Law lessons from the movie makers: Judgment at Nuremberg (1961) – Prof. Penny Cooper
In the opening scenes we see Judge Haywood (Spencer Tracey) arriving in a bombed-out Nuremberg. It’s two years after the end of World War II and America is losing interest in the war trials. Even so Haywood, a former elected District Court judge from America, is there to try four German judges accused of crimes against humanity.
Most of the movie takes place in the courtroom where Judge Haywood is the epitome of fairness. Outside it he dislikes formality. He goes out of his way to try to understand how ordinary German people lived under Hitler and questions how they carried on if they knew what was going on in the death camps like Dachau.
Both prosecution and defence are experienced and skilled but, perhaps understandably, fail to remain detached and unemotional. It’s painful to watch the cross-examination of Peterson (Montgomery Clift), a baker’s helper who was sterilized against his will (and according to him against the medics’ better judgement) by a court order issued by one of the defendant judges. The film does not hide from the uncomfortable truth that eugenics, including compulsory sterilisation for the ‘feeble minded’, was widely practised around the world. Defence counsel quotes America’s famous jurist Oliver Wendell Holmes to make that point (see Buck v. Bell 274 U.S. 200 (1927)). The prosecutor counters with the point that the difference is that under the Nazis it was used as a political tool.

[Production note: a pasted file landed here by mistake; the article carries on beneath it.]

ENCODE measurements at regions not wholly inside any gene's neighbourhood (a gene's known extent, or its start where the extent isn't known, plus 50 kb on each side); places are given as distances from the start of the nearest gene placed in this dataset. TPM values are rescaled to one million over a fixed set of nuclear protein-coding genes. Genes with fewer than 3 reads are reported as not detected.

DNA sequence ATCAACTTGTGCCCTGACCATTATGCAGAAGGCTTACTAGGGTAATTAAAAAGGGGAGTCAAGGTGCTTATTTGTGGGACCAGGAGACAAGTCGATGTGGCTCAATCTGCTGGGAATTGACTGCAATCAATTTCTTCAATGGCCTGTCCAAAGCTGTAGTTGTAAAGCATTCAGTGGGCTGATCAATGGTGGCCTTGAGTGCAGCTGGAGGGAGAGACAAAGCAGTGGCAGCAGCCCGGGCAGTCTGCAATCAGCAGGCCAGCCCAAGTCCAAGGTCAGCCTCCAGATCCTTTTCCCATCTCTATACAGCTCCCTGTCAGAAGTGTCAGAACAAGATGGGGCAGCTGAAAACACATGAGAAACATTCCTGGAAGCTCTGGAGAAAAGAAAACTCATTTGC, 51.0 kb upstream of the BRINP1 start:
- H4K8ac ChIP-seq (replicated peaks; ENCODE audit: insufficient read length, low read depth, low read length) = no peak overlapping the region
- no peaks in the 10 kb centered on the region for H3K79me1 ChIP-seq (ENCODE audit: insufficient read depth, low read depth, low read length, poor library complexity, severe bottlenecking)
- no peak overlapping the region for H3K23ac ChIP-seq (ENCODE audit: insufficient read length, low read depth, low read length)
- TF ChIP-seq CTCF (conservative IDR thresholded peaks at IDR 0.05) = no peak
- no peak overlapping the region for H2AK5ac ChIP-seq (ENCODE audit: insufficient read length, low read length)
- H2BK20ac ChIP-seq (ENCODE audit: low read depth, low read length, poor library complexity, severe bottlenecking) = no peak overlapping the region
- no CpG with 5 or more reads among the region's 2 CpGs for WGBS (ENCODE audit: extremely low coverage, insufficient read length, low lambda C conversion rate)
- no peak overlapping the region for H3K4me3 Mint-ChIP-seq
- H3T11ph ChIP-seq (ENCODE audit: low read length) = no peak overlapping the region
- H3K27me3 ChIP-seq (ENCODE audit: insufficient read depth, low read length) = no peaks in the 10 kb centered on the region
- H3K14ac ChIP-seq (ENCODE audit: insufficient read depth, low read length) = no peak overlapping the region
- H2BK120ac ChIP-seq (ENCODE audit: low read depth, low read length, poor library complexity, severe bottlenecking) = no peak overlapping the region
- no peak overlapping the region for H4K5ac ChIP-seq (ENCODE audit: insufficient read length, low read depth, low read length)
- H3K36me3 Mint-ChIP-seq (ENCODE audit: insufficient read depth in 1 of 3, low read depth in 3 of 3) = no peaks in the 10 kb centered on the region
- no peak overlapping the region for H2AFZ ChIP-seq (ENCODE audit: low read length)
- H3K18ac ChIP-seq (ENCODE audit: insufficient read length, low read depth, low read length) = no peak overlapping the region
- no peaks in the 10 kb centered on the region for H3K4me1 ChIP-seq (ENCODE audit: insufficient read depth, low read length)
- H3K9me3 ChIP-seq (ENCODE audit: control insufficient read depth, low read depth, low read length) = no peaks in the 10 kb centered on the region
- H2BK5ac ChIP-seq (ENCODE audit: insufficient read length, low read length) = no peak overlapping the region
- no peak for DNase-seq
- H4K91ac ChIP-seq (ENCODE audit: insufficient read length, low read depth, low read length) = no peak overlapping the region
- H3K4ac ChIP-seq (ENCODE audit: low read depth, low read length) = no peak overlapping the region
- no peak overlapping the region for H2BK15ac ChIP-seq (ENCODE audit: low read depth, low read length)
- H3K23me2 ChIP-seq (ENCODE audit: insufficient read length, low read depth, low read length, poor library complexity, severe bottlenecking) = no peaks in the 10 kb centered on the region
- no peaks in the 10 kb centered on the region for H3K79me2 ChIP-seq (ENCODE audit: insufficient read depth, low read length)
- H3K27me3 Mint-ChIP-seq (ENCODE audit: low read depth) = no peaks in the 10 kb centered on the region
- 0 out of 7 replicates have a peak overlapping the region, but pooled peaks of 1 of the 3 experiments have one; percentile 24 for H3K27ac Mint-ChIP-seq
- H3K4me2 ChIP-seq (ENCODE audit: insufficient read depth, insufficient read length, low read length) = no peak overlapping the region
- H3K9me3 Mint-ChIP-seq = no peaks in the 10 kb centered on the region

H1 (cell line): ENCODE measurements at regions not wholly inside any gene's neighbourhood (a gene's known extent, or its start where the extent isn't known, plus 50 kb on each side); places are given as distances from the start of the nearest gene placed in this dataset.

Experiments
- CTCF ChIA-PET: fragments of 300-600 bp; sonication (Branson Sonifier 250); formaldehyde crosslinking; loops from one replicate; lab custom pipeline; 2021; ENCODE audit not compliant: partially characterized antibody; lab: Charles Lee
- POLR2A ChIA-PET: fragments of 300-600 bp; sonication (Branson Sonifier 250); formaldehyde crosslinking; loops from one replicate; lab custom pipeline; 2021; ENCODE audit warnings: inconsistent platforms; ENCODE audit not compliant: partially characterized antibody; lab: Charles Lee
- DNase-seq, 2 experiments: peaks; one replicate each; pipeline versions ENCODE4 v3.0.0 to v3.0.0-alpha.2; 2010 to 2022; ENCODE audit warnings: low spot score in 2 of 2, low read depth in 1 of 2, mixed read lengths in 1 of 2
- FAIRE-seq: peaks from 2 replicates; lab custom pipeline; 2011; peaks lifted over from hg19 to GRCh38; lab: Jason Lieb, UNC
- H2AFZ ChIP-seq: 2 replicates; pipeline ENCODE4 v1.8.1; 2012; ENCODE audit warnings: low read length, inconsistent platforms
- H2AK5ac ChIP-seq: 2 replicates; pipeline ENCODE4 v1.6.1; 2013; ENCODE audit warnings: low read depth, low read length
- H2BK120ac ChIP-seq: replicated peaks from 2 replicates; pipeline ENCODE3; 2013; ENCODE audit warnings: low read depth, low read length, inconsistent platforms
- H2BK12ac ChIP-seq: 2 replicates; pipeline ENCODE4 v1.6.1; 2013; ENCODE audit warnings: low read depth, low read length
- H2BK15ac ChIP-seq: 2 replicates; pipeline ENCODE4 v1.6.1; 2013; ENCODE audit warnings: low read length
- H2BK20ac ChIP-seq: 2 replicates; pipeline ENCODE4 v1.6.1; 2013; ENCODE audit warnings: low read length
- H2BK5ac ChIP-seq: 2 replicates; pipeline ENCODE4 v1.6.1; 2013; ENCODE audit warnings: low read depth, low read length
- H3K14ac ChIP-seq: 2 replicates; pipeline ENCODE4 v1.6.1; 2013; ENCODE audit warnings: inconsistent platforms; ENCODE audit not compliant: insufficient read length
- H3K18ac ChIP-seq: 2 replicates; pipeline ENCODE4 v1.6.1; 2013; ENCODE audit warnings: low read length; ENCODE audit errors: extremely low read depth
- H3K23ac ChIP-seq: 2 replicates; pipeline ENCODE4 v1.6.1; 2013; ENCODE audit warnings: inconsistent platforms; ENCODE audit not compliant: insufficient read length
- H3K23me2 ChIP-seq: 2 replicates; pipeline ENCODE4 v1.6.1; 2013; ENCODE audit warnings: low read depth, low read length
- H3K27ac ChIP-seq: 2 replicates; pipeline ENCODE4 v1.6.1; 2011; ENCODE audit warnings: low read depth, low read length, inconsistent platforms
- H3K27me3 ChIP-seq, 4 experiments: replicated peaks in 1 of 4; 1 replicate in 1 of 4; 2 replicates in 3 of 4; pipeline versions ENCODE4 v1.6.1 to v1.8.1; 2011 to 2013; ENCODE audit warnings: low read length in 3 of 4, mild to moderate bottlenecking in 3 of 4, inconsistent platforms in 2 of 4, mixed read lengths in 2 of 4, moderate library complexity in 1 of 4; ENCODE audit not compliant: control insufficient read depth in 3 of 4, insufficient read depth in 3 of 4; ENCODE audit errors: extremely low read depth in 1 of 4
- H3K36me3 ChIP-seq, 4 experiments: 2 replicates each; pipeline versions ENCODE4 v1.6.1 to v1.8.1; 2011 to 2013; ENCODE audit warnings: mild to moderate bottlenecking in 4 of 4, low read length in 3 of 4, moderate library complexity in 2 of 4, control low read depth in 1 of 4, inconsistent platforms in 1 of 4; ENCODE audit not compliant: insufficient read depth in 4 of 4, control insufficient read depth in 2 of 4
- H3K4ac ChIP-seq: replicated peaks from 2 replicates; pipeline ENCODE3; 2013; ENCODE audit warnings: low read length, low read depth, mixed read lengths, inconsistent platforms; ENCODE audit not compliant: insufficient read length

Irene Wallner (Judy Garland) is a scared and reluctant witness. As with Clift’s performance we are reminded that an adversarial system for testing the truth can also re victimise the vulnerable witness. ‘They are not for picking over disdainfully like some laboratory specimen. There are some truly awful advocates who treat witnesses appallingly’ – Iain Morley, The Devil’s Advocate (2005).
Apart from witness testimony, the prosecution plays footage of tattooed children from concentration camps, of communal death showers and of piles of corpses being bull-dozed into mass graves. It’s horrifying but in order to understand the film we need to see it.
I cannot put it better than UCLA Law School’s Michael Asimow (in Judges Judging Judges—Judgment at Nuremberg, August 1998):
‘The questions raised by Judgment at Nuremberg go to the core of what we do and what we are. What does it mean to be a lawyer, professor, or judge?
…Every judge, lawyer, law student and law professor should see Judgment at Nuremberg. If you saw it years ago, see it again.’
I first saw Judgment at Nuremberg (Abby Mann wrote the play and the movie) when I was invited to a charity production by lawyers at The Tricycle Theatre in 2011. I felt compelled to buy the DVD of the movie and I watched it with my fourteen year old son. Don’t wait as long as I did to see it for the first time.
Penny specialises in witness evidence and never ceases to be fascinated by anything to do with the courtroom. She carries out research into witness issues and teaches judges and barristers about witness handling methods. As often as possible she likes to get a good DVD, a big bag of popcorn and hold a family film festival.
© Penny Cooper, 18 November 2012